Ultimately, you will have the greatest chance of success if you choose the right learning techniques and practice regularly.

And practice, practice, practice.

Morse Code Buddies

FISTS Down Under offers an accountability Buddy Program.  Our volunteers will meet with a CW learner at agreed intervals (say once a fortnight or even weekly) for 15-20 minutes.  The meeting can be conducted via whatever means both parties are happy with…  on-air, Zoom, phone, in-person. Buddies can even help by being available for QSOs to help you whilst you’re on your “L” plates, or to help build confidence once you get on-air.

If you are an experienced CW operator and are willing to be an Morse Code Buddy please send us an email.  Your role will be to help the learner stay on course, offer support and encouragement and maybe even offer some on-air practice sessions.  It’s very much up to the two parties to decide what will work best for them.

We have four volunteers who are willing to assist newcomers (and older hands) learn and improve their code. You can reach out direct to these gents or send an email to the secretary:

David VK2JDR

Michael VK2CCW

Chris VK3QB

Graeme VK5GG

If you are learning the code and are looking for some one-on-one support, send us an email. Even if it’s nothing more than a friendly buddy to have QSOs with at your speed.

Use of Technology

Like so many facets of technology and life, progress has been made in how we send and receive Morse Code.  Computers are a game changer.  They make learning the code so much easier, whether it is on your home PC or mobile phone.

The same goes for sending the code.  Many still regard the age-old skill of hand sending using a straight key, bug or cootie to be a worthwhile endeavour; indeed, in the 21st century it is a skill practiced only by amateur radio enthusiasts, and FISTS promotes straight key sending.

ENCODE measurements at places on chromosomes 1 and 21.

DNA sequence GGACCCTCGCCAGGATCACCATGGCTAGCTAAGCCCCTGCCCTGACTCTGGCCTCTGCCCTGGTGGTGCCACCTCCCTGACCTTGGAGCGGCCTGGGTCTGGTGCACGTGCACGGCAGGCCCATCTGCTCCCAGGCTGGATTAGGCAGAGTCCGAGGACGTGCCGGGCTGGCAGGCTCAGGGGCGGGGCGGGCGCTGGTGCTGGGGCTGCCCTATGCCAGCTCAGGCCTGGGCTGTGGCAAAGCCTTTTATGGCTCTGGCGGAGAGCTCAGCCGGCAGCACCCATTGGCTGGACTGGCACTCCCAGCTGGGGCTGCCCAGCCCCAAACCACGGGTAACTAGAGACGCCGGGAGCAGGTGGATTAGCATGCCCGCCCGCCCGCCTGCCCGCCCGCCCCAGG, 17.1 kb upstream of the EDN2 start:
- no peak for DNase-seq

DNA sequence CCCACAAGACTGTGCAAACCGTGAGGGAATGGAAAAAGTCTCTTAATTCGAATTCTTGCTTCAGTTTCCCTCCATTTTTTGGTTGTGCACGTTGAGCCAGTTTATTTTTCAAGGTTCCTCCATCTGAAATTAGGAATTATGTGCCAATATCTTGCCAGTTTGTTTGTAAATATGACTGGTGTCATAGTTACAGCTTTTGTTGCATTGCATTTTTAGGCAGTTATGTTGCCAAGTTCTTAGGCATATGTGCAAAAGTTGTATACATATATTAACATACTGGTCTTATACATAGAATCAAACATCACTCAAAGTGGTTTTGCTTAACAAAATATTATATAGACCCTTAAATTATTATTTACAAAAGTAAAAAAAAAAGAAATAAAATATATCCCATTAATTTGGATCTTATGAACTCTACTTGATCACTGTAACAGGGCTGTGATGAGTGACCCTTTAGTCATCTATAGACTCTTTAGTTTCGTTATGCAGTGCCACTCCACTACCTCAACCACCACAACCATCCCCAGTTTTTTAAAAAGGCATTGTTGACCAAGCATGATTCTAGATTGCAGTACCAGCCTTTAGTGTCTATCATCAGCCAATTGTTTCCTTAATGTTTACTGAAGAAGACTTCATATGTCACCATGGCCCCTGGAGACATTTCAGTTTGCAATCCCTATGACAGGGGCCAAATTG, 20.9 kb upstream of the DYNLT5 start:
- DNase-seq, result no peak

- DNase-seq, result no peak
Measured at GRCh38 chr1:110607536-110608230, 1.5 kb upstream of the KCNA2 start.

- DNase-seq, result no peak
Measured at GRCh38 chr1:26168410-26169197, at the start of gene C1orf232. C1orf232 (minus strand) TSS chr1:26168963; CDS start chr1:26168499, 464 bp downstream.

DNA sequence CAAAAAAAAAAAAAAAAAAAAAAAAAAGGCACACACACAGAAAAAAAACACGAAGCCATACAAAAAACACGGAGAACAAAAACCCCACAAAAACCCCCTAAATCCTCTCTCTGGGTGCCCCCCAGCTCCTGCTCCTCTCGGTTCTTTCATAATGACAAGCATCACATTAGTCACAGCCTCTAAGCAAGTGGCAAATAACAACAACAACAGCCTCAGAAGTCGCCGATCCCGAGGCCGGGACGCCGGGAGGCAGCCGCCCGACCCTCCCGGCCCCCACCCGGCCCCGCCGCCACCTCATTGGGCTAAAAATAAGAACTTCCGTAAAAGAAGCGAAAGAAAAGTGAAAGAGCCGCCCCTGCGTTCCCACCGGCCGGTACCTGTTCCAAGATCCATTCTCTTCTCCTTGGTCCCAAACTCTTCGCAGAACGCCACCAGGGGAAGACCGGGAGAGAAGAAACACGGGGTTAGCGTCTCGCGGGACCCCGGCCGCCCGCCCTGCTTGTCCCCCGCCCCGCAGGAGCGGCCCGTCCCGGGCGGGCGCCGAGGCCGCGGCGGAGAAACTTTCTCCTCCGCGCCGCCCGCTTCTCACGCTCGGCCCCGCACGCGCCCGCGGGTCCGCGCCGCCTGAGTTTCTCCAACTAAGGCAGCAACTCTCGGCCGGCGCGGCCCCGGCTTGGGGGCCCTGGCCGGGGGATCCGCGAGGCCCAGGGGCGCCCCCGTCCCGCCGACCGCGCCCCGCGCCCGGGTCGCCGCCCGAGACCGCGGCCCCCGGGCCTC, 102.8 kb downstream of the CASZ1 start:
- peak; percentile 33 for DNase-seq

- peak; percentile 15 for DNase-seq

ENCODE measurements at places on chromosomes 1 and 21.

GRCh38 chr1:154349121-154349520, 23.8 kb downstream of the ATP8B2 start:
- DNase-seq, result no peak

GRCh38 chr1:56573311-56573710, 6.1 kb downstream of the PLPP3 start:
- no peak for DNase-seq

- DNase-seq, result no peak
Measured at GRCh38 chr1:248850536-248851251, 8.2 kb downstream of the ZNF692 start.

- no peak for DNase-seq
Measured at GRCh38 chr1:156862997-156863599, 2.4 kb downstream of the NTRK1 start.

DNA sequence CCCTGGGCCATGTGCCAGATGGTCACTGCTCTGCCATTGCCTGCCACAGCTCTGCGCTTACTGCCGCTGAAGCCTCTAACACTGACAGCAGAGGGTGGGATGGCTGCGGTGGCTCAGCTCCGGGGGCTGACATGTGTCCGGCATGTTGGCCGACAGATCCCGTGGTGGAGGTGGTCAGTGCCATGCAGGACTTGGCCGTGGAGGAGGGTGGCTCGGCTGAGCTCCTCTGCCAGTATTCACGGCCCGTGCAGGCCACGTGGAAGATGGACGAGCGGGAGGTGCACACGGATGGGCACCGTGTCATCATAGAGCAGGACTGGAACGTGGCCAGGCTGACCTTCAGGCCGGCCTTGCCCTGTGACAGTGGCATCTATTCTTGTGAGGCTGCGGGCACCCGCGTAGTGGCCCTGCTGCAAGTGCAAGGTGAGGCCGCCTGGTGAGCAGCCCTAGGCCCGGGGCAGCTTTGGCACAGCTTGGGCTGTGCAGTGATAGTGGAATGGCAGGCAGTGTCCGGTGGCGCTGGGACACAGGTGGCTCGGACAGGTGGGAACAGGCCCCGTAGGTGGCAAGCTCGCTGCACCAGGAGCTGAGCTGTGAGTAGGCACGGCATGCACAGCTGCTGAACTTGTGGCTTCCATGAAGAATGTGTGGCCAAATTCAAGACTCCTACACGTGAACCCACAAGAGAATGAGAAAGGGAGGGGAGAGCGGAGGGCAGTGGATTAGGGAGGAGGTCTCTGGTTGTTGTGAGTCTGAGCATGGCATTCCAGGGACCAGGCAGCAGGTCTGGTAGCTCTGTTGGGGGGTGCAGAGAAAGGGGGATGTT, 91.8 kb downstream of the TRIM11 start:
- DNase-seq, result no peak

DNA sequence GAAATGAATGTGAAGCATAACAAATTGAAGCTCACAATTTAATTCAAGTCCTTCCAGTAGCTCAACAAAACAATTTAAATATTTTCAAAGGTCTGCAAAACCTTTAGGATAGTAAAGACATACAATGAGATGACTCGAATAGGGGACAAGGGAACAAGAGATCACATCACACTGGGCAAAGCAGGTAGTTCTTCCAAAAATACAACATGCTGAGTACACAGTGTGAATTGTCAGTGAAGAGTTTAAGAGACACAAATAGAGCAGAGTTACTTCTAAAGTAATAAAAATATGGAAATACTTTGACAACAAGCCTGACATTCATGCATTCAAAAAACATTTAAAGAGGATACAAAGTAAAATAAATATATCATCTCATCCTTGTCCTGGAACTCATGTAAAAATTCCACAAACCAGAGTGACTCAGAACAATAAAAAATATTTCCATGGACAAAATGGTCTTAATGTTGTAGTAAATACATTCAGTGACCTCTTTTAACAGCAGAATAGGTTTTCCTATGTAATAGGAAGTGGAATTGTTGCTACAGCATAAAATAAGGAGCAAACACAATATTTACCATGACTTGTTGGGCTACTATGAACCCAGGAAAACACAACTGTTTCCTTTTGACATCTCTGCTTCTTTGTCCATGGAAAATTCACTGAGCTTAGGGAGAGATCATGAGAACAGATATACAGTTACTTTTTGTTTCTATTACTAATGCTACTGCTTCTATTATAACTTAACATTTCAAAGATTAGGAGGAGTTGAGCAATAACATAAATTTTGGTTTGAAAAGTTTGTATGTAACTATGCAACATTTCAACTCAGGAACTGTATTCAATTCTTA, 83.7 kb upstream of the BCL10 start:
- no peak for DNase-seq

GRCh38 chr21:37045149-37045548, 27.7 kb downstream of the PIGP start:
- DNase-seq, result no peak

However, many Morse Code enthusiasts use paddles and electronic keyers to send the code.  Paddles still require considerable skill and rhythm but allow the operator to send at faster speeds for sustained periods.  Others augment paddles with keyboards, which are especially useful in contests or DX-peditions.  For some, mastering a key or paddle has proven too difficult (sometimes for medical reasons), but they still have a passion for the Code and use computers to send.

No technology beats your brain when it comes to receiving Morse Code.  By all means, use decoders as a tool whilst learning and to monitor the bands, but every operator eventually learns that nothing beats the human brain to copy CW in difficult conditions.

Learn CW Online

Fabian Kurz DJ1YFK provides online Morse training via his website

You listen to Morse and then type in what you hear and are scored.  A big advantage is that the only software you need is the Adobe Flash Player, which is already installed on most computers.  Various features are included such as the Koch Method for newcomers.

Automated Morse Transmissions

AR NSW operates a CW beacon for Morse Code training on 3.699MHz.

The automated Morse practice transmission operates using the call sign VK2WI in the 80 metre band on 3.699MHz. This also serves as a band condition indicator. Transmit power is 35 watts into a half wave dipole, 10 metres high.

The content of the transmissions is generated by a programmable controller. Originally this unit had storage of 1100 words which lasted a bit over 2 hours. This has now been extended to over 3700 words which will take almost 8 hours to cycle through allowing more variation in the transmissions. Transmission speeds also are cycled through to give listeners a variety of different combinations of speed and text.